Recently published two meta-analyses have addressed the issue of progression in detail. A meta-analysis by Sylvester et al., which included 24 trials, 2658 patients on BCG and 2205 patients without BCG, showed that the rate of progression was 9.8% for the BCG group vs. 13.8% for the non-BCG group with a 27% reduction in relative risk of progression at a median follow-up of 2.5 years. The size of the treatment effect was similar in patients with papillary tumors and in those with CIS and there was no statistically significant difference in treatment effect for either overall survival or death due to bladder cancer.
Both these trials showed risk reduction in progression of disease only on maintenance BCG therapy. Therefore, it was concluded in both the meta-analyses that maintenance therapy, at least for one year is required to achieve reduction in cancer progression.
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Is There A Risk Of Bladder Cancer After Bcg Treatment
Like most cancers, bladder cancer can potentially return after treatment. Statistically, cancer will recur in up to 40% of people who receive BCG treatment. Its important to note, however, that even if the cancer comes back, it may not progress.
Low-grade bladder cancer usually doesnt spread to other areas of your body. But people who have low-grade bladder cancer have a higher risk of developing other low-grade cancers throughout their lifetime.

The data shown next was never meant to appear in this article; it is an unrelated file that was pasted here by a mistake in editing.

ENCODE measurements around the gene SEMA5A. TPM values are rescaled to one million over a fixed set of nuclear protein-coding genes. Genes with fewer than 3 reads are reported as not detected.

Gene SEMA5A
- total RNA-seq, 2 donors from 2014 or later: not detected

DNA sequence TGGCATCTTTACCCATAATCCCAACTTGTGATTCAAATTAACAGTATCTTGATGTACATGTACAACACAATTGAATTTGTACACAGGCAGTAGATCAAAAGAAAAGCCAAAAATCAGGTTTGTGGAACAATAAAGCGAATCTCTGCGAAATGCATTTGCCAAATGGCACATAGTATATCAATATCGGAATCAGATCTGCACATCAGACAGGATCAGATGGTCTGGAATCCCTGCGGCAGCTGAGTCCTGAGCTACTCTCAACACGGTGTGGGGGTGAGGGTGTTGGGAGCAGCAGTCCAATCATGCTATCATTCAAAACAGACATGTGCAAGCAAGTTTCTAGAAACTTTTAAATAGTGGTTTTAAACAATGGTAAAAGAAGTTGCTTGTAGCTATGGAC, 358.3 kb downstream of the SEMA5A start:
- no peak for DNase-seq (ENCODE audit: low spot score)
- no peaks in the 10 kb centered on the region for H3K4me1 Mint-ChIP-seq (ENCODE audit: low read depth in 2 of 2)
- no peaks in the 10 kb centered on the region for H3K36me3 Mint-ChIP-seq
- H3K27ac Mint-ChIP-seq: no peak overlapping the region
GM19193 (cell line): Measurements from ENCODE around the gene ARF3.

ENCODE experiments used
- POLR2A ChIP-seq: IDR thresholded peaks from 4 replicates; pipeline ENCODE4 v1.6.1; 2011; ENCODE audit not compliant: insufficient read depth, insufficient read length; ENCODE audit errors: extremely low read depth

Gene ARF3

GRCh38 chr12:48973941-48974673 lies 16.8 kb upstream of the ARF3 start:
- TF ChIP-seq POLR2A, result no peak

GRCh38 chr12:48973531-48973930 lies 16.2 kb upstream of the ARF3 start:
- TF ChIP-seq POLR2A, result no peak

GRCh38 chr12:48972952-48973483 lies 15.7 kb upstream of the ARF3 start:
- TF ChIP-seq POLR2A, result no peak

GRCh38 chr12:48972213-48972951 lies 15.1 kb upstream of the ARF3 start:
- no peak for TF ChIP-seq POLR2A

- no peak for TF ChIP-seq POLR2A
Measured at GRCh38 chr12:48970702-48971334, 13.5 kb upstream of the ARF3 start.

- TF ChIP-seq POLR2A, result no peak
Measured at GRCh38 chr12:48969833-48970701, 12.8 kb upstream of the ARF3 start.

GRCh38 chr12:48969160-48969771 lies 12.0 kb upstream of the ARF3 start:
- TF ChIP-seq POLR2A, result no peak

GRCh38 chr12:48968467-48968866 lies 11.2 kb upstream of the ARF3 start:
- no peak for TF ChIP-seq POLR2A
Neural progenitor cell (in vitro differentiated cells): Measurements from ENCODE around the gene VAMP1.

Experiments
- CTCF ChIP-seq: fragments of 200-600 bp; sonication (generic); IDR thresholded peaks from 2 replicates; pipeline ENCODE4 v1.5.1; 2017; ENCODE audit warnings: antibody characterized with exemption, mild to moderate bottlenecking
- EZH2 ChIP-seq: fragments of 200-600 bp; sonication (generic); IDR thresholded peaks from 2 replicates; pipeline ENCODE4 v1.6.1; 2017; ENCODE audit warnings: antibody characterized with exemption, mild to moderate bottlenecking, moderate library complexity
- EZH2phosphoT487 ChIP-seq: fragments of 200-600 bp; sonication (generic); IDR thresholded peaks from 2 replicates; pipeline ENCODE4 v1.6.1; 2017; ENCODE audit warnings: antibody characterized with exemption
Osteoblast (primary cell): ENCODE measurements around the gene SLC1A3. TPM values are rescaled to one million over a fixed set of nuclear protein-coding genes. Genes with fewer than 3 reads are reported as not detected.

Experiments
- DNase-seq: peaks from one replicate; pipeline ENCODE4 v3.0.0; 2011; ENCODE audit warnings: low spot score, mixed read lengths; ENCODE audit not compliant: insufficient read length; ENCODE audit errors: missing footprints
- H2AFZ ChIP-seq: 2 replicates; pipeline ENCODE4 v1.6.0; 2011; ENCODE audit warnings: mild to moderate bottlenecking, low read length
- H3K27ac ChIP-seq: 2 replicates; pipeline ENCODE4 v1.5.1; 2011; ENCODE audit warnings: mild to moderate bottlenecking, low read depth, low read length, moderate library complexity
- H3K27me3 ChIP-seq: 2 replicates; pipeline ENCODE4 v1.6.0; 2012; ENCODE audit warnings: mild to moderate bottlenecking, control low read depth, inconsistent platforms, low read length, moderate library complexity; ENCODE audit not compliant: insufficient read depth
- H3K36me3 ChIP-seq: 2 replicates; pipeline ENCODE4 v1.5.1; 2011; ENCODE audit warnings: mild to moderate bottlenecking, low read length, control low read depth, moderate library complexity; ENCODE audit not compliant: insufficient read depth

Less often, aggressive bladder cancer can develop after BCG treatment. If this happens, cystectomy is usually recommended.
Phase I Clinical Study
A phase I clinical study of âSCH721015/SCH209702â was initiated in April 2011 . The primary endpoint was safety with secondary endpoints being effective gene transfer and preliminary evidence of clinical activity at 3 months. Seventeen patients with disease recurrence following 2 cycles of BCG were enrolled in the study. Following a single treatment dose, safety was evaluated for 12 weeks and efficacy of gene transfer assessed by measuring urinary IFNÎ± levels. Preliminary drug efficacy was assessed at 3 months.
Overall, the therapy was well tolerated with no dose limiting toxicities. Lower urinary tract symptoms mainly in the form of urgency were noted in 88% of patients, but were well managed with anticholinergics. Effective gene transfer was noted in all patients except those receiving the lowest dose. Detectable levels of IFNa were noted in patientâs urine for up to 10 days. Of the 14 patients treated with effective dosage and confirmed gene transfer , 6 experienced a CR at 3 months with 2 remaining disease-free at 29 and 39 months, respectively .
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Immunological Hallmarks For Clinical Response To Bcg In Bladder Cancer
- 1Translational Immunology Institute , SingHealth-DukeNUS Academic Medical Centre, Singapore, Singapore
- 2Duke-NUS Medical School, Singapore, Singapore
- 3Division of Pathology, Singapore General Hospital, Singapore, Singapore
- 4Institute of Molecular Cell Biology , Agency of Science, Technology and Research , Singapore, Singapore
- 5Department of Urology, Singapore General Hospital, Singapore, Singapore
Trained Immunity And Bladder Cancer